When I finally escaped the coast, I went back to Medellin. Medellin is a peculiar city. If you know someone who lives there or if you’re there for a long time, you’ll probably have a blast. It’s the type of place people come to stay, more than a city people come to visit.

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Climbing the Big Rock in 2014

The climate is livable, the locals are lovely, the city is not particularly easy to navigate, but the nightlife is killer. Best thing I can recommend if you’re there for a short time is to get out to Guatapé. Climb the big rock (El Peñol), check out the colourful llama walls and, if you’re lucky, catch a concert in the central square. In Medellin itself, both the free walking tour and Pablo Escobar tour are quite interesting. You can also head out to Pablo Escobar’s lakeside retreat for a game of paintball. Botero plaza is good for a laugh, you’ll find the party scene in Parque Lleras and for some of the local cuisine, be sure to try bandeja paisa and michelada.

San Gil is the adrenaline capital of Colombia. This is the town where you’ll be able to go caving, white water rafting, paragliding, mountain biking, hiking, etc. etc. and so forth. If you have a decent amount of time, there are old indigenous trails you can hike that run between all the neighbouring villages. Because it’s Colombia, everything is reasonably priced, and the town is only a few hours drive from Bogotá.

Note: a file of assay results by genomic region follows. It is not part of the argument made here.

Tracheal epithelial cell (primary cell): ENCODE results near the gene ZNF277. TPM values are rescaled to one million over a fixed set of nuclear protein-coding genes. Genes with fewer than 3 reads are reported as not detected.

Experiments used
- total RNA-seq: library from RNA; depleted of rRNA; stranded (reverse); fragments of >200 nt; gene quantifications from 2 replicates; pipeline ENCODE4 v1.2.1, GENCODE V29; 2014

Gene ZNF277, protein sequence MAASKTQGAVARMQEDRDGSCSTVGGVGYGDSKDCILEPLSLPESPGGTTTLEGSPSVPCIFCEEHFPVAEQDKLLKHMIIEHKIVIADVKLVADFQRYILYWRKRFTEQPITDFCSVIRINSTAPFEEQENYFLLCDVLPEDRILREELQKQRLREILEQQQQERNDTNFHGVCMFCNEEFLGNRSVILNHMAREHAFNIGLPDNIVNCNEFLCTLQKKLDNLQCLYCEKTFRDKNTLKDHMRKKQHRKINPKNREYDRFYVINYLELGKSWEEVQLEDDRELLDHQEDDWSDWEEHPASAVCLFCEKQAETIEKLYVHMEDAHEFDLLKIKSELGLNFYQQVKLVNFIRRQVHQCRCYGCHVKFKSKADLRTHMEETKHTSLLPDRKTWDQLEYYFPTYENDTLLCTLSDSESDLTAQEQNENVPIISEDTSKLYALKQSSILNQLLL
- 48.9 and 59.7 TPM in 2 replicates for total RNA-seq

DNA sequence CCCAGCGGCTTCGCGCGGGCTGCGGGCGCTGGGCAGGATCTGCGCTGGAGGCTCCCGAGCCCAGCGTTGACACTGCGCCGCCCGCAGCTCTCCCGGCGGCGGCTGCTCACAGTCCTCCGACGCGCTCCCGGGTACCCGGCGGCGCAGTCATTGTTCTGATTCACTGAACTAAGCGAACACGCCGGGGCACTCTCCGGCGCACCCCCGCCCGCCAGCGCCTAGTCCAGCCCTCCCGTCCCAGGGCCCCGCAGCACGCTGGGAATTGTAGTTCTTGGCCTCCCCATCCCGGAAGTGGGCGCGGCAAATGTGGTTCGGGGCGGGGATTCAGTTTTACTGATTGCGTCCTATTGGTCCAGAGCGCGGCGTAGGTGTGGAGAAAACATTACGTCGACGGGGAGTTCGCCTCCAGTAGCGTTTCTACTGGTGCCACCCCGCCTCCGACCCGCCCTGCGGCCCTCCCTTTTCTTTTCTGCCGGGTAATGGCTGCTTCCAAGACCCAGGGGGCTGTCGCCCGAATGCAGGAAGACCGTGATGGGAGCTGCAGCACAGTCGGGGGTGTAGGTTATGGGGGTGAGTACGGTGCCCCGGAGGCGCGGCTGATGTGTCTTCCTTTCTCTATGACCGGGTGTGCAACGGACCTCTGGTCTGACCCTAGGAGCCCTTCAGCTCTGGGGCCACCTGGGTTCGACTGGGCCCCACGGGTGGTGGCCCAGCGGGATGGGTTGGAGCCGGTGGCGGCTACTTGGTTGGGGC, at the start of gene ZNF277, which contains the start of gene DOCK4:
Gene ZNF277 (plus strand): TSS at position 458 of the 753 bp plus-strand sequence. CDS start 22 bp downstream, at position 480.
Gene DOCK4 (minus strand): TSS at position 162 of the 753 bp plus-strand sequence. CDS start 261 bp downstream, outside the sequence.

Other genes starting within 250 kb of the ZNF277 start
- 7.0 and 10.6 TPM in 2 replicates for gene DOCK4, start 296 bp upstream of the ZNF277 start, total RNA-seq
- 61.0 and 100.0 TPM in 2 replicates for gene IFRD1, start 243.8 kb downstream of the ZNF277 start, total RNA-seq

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Paragliding in San Gil

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Sample Bogota street art

Most backpackers hate on Bogotá. Personally, I was only there for a day and wished I had more. I spent my time doing a graffiti tour of the city, which was amazing. I’ve also heard both the bike tour and the Botero museum are supposedly fantastic (I made the mistake of trying to go to the museum on a Tuesday, which is the one day it’s closed. Grumble grumble.)

Sadly, Bogotá was the last stop on my whirlwind South America tour. It is next to impossible to summarize the three months I spent backpacking with one witticism. What I can tell you is that South America is an incredible continent, one that has overcome so much adversity to become what it is today. Luckily, most of it is still not overrun by tourists or absurdly overpriced, so now is the time to go and visit. No matter what you’re looking for, you will find it there: large and small cities, exciting history, breathtaking nature, fascinating cultures, big thrills, uphills, Argentinian grills, beer spills, and of course Brazil (next time…)

And hey, if you ever want a suggestion, I’m always here to help ♥

On to the next adventure!